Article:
Saturday, December 3, 2011

Wolf on Romney

Dr. Milton Wolf's latest piece in the Washington Times deals with GOP presidential candidate Mitt Romney. He debunks the myth of Romney's "electability".

Here's an excerpt from "Candidate in the Cross Hairs":
At the core of Mr. Obama's failed presidency are the two intertwined, evil strands of DNA, Obamacare and Obamanomics, and with them the era of failed bailouts, high unemployment, government takeovers, crony payoffs and a downgraded America. Luckily for Mr. Obama, his two chief vulnerabilities -- Obamacare and jobs -- are the very ones most easily neutralized should he face Mr. Romney.

Obamneycare: Mr. Romney's Massachusetts Romneycare is the forebear of Obamacare. Both are premised on the notion that the governing class may force its subjects into government-knows-best health-insurance servitude. Mr. Romney will continue in vain to deny the similarities between Obamacare and Romneycare, but there isn't enough hair gel in the world to straighten that hairdo. Every minute spent trying is a lost minute.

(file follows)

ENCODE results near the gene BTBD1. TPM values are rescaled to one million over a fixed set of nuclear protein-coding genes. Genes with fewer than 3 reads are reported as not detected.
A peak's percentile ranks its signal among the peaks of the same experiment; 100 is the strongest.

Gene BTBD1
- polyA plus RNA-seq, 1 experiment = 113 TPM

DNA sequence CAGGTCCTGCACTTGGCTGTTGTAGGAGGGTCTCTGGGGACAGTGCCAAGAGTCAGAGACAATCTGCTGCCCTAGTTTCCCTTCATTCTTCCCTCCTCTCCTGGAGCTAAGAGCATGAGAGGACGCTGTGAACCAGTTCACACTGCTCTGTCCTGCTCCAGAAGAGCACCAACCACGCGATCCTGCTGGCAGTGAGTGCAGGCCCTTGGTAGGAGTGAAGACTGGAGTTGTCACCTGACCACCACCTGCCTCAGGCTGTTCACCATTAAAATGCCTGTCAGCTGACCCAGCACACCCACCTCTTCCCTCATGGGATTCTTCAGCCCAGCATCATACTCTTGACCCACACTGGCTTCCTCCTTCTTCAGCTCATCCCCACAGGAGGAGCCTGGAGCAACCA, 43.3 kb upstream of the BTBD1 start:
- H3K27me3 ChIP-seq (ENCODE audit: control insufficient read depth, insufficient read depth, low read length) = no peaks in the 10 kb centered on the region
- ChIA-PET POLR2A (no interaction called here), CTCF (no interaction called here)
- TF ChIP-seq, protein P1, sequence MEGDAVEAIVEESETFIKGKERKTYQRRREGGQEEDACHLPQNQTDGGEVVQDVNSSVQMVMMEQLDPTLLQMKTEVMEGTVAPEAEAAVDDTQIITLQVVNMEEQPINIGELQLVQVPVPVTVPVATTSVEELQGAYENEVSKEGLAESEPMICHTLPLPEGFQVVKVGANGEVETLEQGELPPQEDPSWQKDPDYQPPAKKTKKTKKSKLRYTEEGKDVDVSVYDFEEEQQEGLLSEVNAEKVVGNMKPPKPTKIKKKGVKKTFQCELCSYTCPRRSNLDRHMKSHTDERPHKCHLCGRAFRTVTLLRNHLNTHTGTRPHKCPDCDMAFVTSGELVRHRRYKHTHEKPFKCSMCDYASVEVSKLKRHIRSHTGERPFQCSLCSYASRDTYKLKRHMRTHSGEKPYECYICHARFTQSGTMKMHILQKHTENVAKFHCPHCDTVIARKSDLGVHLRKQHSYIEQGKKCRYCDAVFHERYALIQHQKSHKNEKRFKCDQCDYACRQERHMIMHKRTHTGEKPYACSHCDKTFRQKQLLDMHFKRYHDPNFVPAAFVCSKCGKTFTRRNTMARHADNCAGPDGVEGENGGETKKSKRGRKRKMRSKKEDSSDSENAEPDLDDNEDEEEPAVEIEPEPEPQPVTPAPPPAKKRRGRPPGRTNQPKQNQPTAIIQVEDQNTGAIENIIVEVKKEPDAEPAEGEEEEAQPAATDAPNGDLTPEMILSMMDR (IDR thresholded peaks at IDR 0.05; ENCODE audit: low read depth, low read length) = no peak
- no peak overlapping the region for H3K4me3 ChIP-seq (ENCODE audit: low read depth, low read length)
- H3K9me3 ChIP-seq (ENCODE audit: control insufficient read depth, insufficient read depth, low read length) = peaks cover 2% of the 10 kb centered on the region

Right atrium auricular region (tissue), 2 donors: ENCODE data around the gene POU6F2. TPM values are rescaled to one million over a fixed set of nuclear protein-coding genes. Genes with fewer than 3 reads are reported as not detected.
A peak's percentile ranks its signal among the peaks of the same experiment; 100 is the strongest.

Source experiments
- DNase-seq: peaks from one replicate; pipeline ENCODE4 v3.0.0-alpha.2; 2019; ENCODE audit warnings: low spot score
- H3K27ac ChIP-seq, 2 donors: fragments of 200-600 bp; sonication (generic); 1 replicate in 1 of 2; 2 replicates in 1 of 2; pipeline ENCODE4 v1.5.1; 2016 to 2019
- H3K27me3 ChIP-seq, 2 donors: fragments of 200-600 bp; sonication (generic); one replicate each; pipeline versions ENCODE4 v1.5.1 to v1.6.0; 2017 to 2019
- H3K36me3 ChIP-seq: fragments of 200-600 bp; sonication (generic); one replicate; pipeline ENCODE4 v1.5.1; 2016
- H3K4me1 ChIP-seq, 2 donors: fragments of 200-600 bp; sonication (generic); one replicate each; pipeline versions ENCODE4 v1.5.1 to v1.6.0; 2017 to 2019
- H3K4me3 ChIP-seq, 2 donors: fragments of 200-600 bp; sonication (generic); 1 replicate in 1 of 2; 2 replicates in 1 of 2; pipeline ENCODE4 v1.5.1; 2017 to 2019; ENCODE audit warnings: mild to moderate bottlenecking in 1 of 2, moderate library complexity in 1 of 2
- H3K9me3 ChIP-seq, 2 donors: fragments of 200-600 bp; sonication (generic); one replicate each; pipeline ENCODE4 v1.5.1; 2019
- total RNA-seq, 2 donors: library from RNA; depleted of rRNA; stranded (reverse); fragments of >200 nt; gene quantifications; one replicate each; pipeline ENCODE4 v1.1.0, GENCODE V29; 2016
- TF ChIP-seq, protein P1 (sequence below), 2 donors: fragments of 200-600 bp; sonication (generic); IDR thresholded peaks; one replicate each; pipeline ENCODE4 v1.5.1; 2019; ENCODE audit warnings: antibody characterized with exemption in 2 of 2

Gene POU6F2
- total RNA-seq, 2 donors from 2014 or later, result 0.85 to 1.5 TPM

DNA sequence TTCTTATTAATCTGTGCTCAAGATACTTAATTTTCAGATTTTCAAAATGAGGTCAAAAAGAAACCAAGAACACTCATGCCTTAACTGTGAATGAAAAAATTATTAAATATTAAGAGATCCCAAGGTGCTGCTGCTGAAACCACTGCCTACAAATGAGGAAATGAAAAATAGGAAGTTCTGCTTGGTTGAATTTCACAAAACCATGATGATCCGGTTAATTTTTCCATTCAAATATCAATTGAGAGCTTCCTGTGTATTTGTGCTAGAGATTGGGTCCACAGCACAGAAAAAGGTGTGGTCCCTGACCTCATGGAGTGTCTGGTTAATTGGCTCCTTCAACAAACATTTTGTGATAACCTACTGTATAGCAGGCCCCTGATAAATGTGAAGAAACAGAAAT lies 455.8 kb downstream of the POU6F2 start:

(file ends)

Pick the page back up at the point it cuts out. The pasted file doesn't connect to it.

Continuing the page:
Jobs: Mr. Romney, founding partner of Bain Capital, acknowledges laying off workers but has claimed that his business ventures have, on net, created jobs. I believe him. I also appreciate the economic benefit of "creative destruction." But this matters little in campaigns. Perception becomes political reality. Mr. Obama’s counter for his own abysmal jobs record -- 2 million lost -- will be to showcase every person who was ever laid off by Mr. Romney. Recall the dagger in the heart of Mr. Romney's 2008 campaign, Mike Huckabee’s simple statement, "I want to be a president who reminds you of the guy you work with, not the guy who laid you off."
(Read the full text of "Candidate in the Cross Hairs".)

There are many Tea Party supporters and advocates of limited government who view Romney as just a watered down version of Obama. If the GOP nominates Romney, they'll turn off many of those potential supporters. Running on a platform of "I'm still bad, just not quite as bad as the other guy" is hardly a winning formula.

(Side note: Curious how Dr. Wolf's metaphor of "cross hairs" has failed to elicit the self-righteous rhetoric about violence and civility that we've seen when similar metaphors were used against Democrats. It's almost as if there were some kind of media double-standard or something...)